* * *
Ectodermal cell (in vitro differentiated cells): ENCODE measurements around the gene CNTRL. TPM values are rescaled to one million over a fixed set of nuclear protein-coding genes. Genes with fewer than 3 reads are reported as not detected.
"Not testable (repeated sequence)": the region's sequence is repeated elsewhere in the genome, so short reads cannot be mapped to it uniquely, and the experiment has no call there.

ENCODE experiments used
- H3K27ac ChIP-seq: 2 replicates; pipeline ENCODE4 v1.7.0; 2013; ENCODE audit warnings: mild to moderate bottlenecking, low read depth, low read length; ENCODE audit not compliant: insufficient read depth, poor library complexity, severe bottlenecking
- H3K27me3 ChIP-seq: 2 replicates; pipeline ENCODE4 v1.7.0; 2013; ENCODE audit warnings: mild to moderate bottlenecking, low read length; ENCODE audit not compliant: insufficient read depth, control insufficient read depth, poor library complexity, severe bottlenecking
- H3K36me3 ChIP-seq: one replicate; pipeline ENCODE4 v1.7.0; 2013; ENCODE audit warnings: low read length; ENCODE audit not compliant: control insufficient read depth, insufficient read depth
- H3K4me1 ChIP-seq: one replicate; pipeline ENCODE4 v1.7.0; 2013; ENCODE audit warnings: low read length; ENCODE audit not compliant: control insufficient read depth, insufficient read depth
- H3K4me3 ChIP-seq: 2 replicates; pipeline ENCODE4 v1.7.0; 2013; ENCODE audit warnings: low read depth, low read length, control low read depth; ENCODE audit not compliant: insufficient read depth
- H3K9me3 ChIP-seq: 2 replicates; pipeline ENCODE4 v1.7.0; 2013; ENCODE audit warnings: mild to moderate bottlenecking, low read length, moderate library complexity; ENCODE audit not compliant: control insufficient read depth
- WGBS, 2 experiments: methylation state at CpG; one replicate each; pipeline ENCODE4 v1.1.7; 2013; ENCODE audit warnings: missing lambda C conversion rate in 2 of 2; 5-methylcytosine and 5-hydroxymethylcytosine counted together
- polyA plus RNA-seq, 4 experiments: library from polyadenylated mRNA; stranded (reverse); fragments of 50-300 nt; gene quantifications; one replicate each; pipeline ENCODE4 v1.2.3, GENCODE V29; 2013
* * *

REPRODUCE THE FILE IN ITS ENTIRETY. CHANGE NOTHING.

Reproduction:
Ectodermal cell (in vitro differentiated cells): ENCODE measurements around the gene CNTRL. TPM values are rescaled to one million over a fixed set of nuclear protein-coding genes. Genes with fewer than 3 reads are reported as not detected.
"Not testable (repeated sequence)": the region's sequence is repeated elsewhere in the genome, so short reads cannot be mapped to it uniquely, and the experiment has no call there.

ENCODE experiments used
- H3K27ac ChIP-seq: 2 replicates; pipeline ENCODE4 v1.7.0; 2013; ENCODE audit warnings: mild to moderate bottlenecking, low read depth, low read length; ENCODE audit not compliant: insufficient read depth, poor library complexity, severe bottlenecking
- H3K27me3 ChIP-seq: 2 replicates; pipeline ENCODE4 v1.7.0; 2013; ENCODE audit warnings: mild to moderate bottlenecking, low read length; ENCODE audit not compliant: insufficient read depth, control insufficient read depth, poor library complexity, severe bottlenecking
- H3K36me3 ChIP-seq: one replicate; pipeline ENCODE4 v1.7.0; 2013; ENCODE audit warnings: low read length; ENCODE audit not compliant: control insufficient read depth, insufficient read depth
- H3K4me1 ChIP-seq: one replicate; pipeline ENCODE4 v1.7.0; 2013; ENCODE audit warnings: low read length; ENCODE audit not compliant: control insufficient read depth, insufficient read depth
- H3K4me3 ChIP-seq: 2 replicates; pipeline ENCODE4 v1.7.0; 2013; ENCODE audit warnings: low read depth, low read length, control low read depth; ENCODE audit not compliant: insufficient read depth
- H3K9me3 ChIP-seq: 2 replicates; pipeline ENCODE4 v1.7.0; 2013; ENCODE audit warnings: mild to moderate bottlenecking, low read length, moderate library complexity; ENCODE audit not compliant: control insufficient read depth
- WGBS, 2 experiments: methylation state at CpG; one replicate each; pipeline ENCODE4 v1.1.7; 2013; ENCODE audit warnings: missing lambda C conversion rate in 2 of 2; 5-methylcytosine and 5-hydroxymethylcytosine counted together
- polyA plus RNA-seq, 4 experiments: library from polyadenylated mRNA; stranded (reverse); fragments of 50-300 nt; gene quantifications; one replicate each; pipeline ENCODE4 v1.2.3, GENCODE V29; 2013